Of all the publications available to kids in the 80s I’m not sure I can find one that is so absolutely perfect as Muppet Magazine. I’ve written about the publication before, but I think it’s worth reiterating that I never had the opportunity to flip through one back in the day. In fact, I didn’t even learn that there even WAS a Muppet Magazine until I started this website and found some other folks online sharing pictures of their old copies they had lying around. Over the past 14 years I’ve managed to put together an almost complete run of the magazine (still hunting for three of the twenty five issues as of this writing), and I’ve been meaning to dig into more of my collection and share the wonderful content that I really feel is a true hidden gem online.

Every time I crack the cover on one of these issues I’m reminded just how perfect this magazine was for kids. Not only are there a ton of fun interviews with the child stars of the 80s (from Ricky Schroder to Soleil Moon Frye or Jennifer Connelly to the cast of the Facts of Life), but there are a metric ton of radical toy, cartoon and products ads from all kinds of huge franchises of the decade. Star Wars, Thundercats, Masters of the Universe, the Go Bots, She-Ra, Fraggle Rock, Robo Force, Hot Wheels, Care Bears, you name it, Muppet Magazine had it. The magazine ran from the beginning of 1983 through to the middle of 1989, so it contains a gigantic swath of 80s era fun. Each issue featured movie, music and book reviews, celebrity interviews and photo layouts, comics, pull-out posters, activities, and more Muppet-centric jokes than you can shake a waggling Kermit arm at.

Today I thought it would be fun to take a gander at the Fall 1985 issue of the magazine (Volume 3, Number 4 for those keeping track at home). This one features a cover with the irascible Soleil Moon Frye ofs Punky Brewster fame, and is yet another issue of a 1985 magazine that had her on the cover. This issue also features a couple of other interviews, one with a young Explorer’s era Ethan Hawke, and another that I am super excited to share that features Alasdair Gillis from the amazing Nickelodeon series You Can’t Do That on Television.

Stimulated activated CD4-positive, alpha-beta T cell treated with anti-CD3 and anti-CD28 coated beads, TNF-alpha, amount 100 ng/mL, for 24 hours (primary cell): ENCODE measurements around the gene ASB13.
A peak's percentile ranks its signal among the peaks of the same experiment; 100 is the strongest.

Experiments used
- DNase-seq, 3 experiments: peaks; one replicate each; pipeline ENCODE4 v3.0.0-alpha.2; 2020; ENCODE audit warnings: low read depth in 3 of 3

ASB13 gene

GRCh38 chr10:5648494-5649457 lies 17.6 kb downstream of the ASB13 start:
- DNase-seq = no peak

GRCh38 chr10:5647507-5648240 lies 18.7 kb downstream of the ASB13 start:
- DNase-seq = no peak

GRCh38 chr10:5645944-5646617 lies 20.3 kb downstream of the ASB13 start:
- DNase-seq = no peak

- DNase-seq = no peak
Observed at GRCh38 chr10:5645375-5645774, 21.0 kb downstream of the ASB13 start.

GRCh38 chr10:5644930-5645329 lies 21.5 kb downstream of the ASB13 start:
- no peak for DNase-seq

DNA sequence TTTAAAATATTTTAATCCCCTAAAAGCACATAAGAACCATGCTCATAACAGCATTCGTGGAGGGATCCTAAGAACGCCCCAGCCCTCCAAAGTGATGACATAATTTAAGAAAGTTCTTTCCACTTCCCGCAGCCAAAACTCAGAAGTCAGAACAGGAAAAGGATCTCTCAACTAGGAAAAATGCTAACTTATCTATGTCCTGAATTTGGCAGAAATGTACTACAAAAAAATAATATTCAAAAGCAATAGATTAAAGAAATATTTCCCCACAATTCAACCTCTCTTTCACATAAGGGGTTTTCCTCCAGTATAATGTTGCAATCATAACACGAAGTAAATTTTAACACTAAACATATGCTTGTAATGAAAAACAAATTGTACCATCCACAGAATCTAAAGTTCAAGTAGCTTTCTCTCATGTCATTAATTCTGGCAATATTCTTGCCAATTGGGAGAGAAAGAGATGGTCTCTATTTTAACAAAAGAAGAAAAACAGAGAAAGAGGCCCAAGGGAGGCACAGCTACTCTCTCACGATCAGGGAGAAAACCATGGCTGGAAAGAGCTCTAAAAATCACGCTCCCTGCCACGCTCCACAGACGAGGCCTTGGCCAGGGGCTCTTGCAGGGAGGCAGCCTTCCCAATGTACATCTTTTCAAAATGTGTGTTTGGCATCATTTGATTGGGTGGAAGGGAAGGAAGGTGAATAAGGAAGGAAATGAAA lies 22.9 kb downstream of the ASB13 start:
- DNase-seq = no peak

So, one of the really cool aspects of the magazine was that they assigned a bunch of columns to the Muppets themselves, even if the assignments didn’t always make perfect sense. I love the idea, for example, of Floyd from the Electric Mayhem running down all of the latest music news. I mean, reading through these pages I can totally hear it in his voice (and yeah, I fully realize they they’re actually written by the listed “as told by” contributors.) Oh and though I’ve decided to group all of the advertisements below, there is this one for Choose Your Own Adventure books that was sandwiched in between the two Music review pages…

Like I said, not all of the columns make as much sense though. Weirdly they have Janice and Rowlf looking at movies & TV and books respectively. While I love the idea of Janice at the Movies or Rowlf curling up with a good book, I feel like they’re both more musically inclined. Why not Statler and Waldorf at the movies? Or Sam the Eagle on books?


But getting back on track in terms of connecting Muppet characters to content in the magazine, there is a great series in 1985 where Dr. Teeth (aka Marianne Meyer) was showcasing current MTV superstars and their Muppet spoof counterparts. In this issue he takes a look at Madonna during her Material Girl era and shares a two-page, pull-out poster of Ms. Piggy as Moidonna!

There was also a great take on fan letters to the magazine. There were actually three sections of the magazine devoted to fan mail, one with direct questions about the Muppets or the articles that Fozzie answers, an advice column that Ms Piggy handles and the rad “Ask Dr. Honeydew” section where Dr. Bunsen Honeydew (aka Frederick Newman) answers all kinds of in depth scientific questions from kids. Like in this issue where he discusses the controversial question, “Where do fish sticks come from?”

As for the main articles, let’s start by taking a look at this piece where Ms. Piggy (aka Katy Dobbs & Louise Gikow) has a conversation with Soleil Moon Frye about Halloween! I wonder if there are any pictures of Frye dressed up as Elvira/Cleopatra floating around on the internet? I love in the end of this piece they decide to go to Kermit’s Halloween party dressed up as each other, so you get Piggy Brewster and Piggy Moon Frye…

The next interview I want to share is this piece where Gonzo (aka Cathi Rosenberg-Turow) sits down with Ethan Hawke and grills him about his trip to outer space in the Explorers.